Jeff Sharkey



Using Android TabHost

Update: the code below needs some slight changes to work with the new M5 SDK.

So over the past few weeks I’ve jumped into Google’s Android platform. It’s a blast and very well designed, but there are still some rough edges. One of those rough spots is getting a tab or paging control to work. The API documentation talks about a TabHost widget, but it has been marked as deprecated. (Already!? The API was just formed a few months ago, lol.) It speaks of a phantom “views/Tabs2.java” example which never shipped. There is also talk about a PageTurner widget, but no examples exist for that either.

Because I needed a tab-like control badly, I brute forced my way through getting a TabHost working. Hopefully this will save other developers some time. Remember that the TabHost widget is marked as deprecated in this version of the API. However, someone mentioned that TabHost might be making a comeback. In either case, here is a quick example of TabHost in action:

First let’s create an XML layout for our example, just a simple LinearLayout with a TabHost widget inside. It’s important to notice that the TabHost must contain both a TabWidget and a FrameLayout with specific id’s in order to work.

<?xml version=”1.0″ encoding=”utf-8″?>
<LinearLayout xmlns:android=”http://schemas.android.com/apk/res/android”
android:orientation=”vertical”
android:layout_width=”fill_parent”
android:layout_height=”fill_parent”
>

<TabHost
id=”@+id/tabs”
android:layout_width=”fill_parent”
android:layout_height=”fill_parent”
>

<TabWidget
id=”@android:id/tabs”
android:layout_width=”wrap_content”
android:layout_height=”wrap_content”
/>

<FrameLayout
id=”@android:id/tabcontent”
android:layout_width=”fill_parent”
android:layout_height=”200px”
android:paddingTop=”30px”
>

<LinearLayout
id=”@+id/content1″
android:orientation=”vertical”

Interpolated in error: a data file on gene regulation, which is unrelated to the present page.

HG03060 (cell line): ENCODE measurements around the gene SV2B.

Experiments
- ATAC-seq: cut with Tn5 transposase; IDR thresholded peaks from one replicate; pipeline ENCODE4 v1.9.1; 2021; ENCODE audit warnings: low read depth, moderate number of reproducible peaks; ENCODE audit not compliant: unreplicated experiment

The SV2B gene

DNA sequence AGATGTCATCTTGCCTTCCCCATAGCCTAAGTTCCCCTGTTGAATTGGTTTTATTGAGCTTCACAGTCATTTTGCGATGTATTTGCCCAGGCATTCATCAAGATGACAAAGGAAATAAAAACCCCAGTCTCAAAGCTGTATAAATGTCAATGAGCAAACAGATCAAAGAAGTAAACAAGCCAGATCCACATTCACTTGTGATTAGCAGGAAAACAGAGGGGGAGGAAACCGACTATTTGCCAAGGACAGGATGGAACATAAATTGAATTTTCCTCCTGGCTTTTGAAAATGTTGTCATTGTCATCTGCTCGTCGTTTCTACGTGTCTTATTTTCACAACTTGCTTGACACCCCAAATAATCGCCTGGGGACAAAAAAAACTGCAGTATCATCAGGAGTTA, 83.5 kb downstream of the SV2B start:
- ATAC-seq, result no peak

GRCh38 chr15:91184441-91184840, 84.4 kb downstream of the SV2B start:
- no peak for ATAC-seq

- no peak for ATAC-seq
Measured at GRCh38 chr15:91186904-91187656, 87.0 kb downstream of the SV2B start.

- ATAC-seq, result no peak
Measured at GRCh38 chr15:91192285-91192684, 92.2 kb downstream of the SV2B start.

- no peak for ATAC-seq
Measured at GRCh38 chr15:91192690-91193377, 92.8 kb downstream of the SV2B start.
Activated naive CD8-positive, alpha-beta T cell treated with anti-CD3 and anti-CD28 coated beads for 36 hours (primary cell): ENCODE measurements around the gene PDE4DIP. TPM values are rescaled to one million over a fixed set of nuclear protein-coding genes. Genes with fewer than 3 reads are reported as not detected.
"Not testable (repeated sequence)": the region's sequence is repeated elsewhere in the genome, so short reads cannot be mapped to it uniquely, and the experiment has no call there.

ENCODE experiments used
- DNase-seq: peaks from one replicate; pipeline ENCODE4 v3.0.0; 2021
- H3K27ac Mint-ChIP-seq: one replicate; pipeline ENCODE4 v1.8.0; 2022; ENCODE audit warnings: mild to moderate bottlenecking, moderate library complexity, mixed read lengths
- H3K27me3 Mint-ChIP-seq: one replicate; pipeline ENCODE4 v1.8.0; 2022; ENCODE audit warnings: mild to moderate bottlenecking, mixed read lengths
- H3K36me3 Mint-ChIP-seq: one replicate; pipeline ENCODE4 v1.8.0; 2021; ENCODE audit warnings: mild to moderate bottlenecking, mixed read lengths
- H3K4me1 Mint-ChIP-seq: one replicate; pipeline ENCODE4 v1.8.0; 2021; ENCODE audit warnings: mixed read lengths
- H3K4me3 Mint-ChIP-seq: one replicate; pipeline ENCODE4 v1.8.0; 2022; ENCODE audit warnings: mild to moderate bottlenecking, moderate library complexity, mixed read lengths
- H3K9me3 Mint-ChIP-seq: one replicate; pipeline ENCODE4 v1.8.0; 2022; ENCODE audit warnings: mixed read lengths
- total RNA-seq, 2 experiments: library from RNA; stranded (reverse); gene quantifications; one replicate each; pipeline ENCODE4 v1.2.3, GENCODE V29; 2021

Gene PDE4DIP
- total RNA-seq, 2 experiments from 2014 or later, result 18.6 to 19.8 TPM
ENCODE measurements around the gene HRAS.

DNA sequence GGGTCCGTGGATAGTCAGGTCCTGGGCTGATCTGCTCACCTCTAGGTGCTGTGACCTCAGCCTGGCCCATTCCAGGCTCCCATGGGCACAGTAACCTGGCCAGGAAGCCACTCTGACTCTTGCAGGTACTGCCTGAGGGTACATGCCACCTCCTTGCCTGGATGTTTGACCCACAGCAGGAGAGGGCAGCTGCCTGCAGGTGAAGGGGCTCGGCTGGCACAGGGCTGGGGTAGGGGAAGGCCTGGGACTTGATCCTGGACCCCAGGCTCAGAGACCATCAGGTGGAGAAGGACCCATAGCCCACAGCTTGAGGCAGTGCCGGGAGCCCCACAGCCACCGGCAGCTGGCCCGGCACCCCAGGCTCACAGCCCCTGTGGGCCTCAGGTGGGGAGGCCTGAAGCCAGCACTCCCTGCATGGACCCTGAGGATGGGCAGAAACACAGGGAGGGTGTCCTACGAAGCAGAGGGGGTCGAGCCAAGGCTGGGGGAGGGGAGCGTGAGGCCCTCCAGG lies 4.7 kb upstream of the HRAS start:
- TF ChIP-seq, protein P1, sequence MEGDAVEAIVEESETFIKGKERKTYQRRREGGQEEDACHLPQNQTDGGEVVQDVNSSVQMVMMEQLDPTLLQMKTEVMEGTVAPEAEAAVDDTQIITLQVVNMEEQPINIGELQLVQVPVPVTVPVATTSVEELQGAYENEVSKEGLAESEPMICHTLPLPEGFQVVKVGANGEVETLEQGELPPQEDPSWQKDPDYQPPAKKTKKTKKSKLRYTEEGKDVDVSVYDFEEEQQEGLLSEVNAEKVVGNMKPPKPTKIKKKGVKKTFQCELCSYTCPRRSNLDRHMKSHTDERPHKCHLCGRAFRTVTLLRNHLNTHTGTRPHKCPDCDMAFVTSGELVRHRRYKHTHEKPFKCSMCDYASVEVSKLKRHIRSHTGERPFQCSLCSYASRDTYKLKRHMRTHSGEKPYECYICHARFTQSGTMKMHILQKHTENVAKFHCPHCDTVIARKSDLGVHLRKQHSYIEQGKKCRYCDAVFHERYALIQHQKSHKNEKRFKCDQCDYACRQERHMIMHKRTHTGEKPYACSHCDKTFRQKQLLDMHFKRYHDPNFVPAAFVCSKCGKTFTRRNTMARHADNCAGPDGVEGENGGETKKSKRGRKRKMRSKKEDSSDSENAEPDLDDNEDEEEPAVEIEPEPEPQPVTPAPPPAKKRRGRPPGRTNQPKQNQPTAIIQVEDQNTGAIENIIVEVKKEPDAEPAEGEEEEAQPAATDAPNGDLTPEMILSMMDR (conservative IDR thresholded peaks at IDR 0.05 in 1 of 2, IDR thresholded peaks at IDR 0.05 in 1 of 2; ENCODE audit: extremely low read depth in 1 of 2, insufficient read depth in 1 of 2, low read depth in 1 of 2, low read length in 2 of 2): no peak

android:layout_width=”fill_parent”
android:layout_height=”fill_parent”
android:background=”#ff99ccff”
>

<TextView
android:layout_width=”fill_parent”
android:layout_height=”wrap_content”
android:text=”tab item uno :)”
/>

</LinearLayout>

<LinearLayout
id=”@+id/content2″
android:orientation=”vertical”
android:layout_width=”fill_parent”
android:layout_height=”fill_parent”
android:background=”#ffffcc99″
>

<TextView
android:layout_width=”fill_parent”
android:layout_height=”wrap_content”
android:text=”tab item dos :/”
/>

<Button
android:layout_width=”fill_parent”
android:layout_height=”wrap_content”
android:text=”tabhost needs”
/>

<Button
android:layout_width=”fill_parent”
android:layout_height=”wrap_content”
android:text=”to be upgraded ;)”
/>

</LinearLayout>

</FrameLayout>

</TabHost>

</LinearLayout>

Inside the FrameLayout we can put our tab contents, which in this case are two LinearLayouts with different contents. These, of course, could be pulled by id and filled with dynamic content as needed. If I remember correctly, I think it was important that some sort of tab-content container needed to actually exist as a sub-widget under the FrameLayout in order for the tabs to work.

Next, let’s jump over to the Java code and build up the tab example.

setContentView(R.layout.tabs);

TabHost tabs = (TabHost)this.findViewById(R.id.tabs);
tabs.setup();

tabs.addTab(“one”, R.id.content1, “labelone”);
tabs.addTab(“two”, R.id.content2, “labeltwo”);

Nothing too fancy, just pull the TabHost, initialize it, and let it know about the tabs we have. Now let’s give the example a spin on the emulator:

This is the first real look we’ve had at the TabHost widget, and it looks okay. Mouse clicking doesn’t switch tabs, so you need to use the keypad’s left/right arrow keys to navigate. The up/down keys work as expected on a tab with buttons, so not much to complain about. :)